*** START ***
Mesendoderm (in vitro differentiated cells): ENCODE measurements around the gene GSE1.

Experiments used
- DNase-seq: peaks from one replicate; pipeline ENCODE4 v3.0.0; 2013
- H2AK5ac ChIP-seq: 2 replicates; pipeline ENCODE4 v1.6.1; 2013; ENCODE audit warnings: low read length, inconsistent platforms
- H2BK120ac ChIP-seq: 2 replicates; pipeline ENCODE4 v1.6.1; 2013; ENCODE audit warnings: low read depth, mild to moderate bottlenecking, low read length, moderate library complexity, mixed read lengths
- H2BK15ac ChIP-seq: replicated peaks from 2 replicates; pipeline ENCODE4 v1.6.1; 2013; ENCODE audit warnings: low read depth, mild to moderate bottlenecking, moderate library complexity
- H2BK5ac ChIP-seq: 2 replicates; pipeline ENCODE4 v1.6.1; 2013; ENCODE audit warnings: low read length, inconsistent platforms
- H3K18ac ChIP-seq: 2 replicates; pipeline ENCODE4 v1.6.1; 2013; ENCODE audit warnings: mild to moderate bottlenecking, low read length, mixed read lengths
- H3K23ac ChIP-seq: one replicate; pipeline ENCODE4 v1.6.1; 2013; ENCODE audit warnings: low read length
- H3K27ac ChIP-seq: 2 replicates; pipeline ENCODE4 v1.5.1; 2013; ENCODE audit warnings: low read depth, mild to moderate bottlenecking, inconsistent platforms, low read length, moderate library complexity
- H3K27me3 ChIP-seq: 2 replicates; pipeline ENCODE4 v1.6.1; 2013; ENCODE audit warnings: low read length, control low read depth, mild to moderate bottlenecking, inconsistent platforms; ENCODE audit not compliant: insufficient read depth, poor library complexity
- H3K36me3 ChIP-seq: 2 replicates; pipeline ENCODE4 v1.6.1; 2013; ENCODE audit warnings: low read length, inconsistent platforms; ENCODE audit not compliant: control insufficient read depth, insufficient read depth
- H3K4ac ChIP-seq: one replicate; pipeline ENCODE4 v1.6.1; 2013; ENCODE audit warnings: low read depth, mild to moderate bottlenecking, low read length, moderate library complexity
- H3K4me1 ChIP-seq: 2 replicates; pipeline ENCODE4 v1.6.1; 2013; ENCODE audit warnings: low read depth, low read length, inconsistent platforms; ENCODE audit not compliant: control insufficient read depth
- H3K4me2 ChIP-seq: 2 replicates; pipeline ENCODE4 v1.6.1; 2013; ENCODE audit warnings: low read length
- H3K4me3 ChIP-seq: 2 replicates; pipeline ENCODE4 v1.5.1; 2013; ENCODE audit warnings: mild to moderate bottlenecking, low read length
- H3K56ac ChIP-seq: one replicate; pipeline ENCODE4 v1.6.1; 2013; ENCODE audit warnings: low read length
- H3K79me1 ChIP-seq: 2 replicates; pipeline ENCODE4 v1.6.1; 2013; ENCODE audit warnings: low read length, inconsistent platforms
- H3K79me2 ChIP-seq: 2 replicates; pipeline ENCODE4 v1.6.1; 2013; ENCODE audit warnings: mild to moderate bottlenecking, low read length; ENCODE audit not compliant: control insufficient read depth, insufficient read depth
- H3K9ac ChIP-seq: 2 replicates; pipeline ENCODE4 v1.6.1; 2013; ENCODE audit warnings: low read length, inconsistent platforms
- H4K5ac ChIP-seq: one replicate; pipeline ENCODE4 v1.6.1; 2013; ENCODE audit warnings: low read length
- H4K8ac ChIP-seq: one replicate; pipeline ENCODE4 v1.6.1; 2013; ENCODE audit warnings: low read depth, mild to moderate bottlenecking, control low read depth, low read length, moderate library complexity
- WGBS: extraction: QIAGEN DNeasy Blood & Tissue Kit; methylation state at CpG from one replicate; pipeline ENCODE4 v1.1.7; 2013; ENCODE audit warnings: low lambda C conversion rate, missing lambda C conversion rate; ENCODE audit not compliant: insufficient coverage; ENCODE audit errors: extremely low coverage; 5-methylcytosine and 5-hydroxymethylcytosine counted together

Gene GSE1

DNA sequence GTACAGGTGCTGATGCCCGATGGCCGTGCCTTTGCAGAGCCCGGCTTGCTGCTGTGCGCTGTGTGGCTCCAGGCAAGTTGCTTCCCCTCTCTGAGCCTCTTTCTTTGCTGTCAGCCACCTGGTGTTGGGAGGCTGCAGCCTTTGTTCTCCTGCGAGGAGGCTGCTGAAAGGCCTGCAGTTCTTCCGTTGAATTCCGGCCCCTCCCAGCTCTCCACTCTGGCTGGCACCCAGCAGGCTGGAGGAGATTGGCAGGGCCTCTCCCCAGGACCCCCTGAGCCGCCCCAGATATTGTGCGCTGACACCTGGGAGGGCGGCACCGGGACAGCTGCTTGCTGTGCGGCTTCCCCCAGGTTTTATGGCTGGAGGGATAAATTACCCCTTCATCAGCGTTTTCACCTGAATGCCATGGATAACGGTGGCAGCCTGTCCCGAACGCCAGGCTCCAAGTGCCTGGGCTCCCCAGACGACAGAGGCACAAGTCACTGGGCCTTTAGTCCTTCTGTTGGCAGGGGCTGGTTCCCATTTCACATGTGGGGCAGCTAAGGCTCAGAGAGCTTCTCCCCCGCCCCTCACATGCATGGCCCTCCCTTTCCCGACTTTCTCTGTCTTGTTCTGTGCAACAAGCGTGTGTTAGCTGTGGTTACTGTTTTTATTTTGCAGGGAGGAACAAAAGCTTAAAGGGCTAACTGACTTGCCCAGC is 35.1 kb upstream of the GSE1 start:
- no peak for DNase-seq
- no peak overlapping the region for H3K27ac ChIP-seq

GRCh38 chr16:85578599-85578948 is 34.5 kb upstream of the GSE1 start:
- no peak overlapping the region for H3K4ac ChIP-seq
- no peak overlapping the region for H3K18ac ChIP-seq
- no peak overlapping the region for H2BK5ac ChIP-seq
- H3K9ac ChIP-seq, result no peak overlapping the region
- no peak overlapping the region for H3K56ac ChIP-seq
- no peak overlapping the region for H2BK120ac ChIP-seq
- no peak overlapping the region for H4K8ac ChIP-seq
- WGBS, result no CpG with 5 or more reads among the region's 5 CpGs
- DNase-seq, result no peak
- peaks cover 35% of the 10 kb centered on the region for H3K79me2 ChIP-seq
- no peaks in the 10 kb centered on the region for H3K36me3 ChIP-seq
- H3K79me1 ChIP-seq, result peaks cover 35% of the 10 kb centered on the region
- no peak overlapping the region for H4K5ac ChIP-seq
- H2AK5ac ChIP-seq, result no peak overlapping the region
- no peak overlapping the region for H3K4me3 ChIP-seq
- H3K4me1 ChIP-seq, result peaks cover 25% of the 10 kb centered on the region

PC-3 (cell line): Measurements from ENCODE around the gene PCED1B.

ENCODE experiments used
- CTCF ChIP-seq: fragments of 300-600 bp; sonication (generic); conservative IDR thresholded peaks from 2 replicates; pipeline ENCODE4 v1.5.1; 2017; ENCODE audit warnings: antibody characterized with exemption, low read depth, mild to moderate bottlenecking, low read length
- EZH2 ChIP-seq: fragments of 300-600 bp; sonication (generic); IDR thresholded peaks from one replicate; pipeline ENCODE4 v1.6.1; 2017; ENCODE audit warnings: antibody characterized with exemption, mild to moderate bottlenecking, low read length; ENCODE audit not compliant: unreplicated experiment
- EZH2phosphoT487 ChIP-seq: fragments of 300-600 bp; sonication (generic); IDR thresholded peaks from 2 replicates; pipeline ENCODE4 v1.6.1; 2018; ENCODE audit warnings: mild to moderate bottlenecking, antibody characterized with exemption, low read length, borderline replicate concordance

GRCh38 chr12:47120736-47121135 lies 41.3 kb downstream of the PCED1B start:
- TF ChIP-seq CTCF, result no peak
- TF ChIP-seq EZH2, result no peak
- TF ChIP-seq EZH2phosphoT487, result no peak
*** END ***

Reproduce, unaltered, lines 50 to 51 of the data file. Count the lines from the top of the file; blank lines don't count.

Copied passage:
GRCh38 chr12:47120736-47121135 lies 41.3 kb downstream of the PCED1B start:
- TF ChIP-seq CTCF, result no peak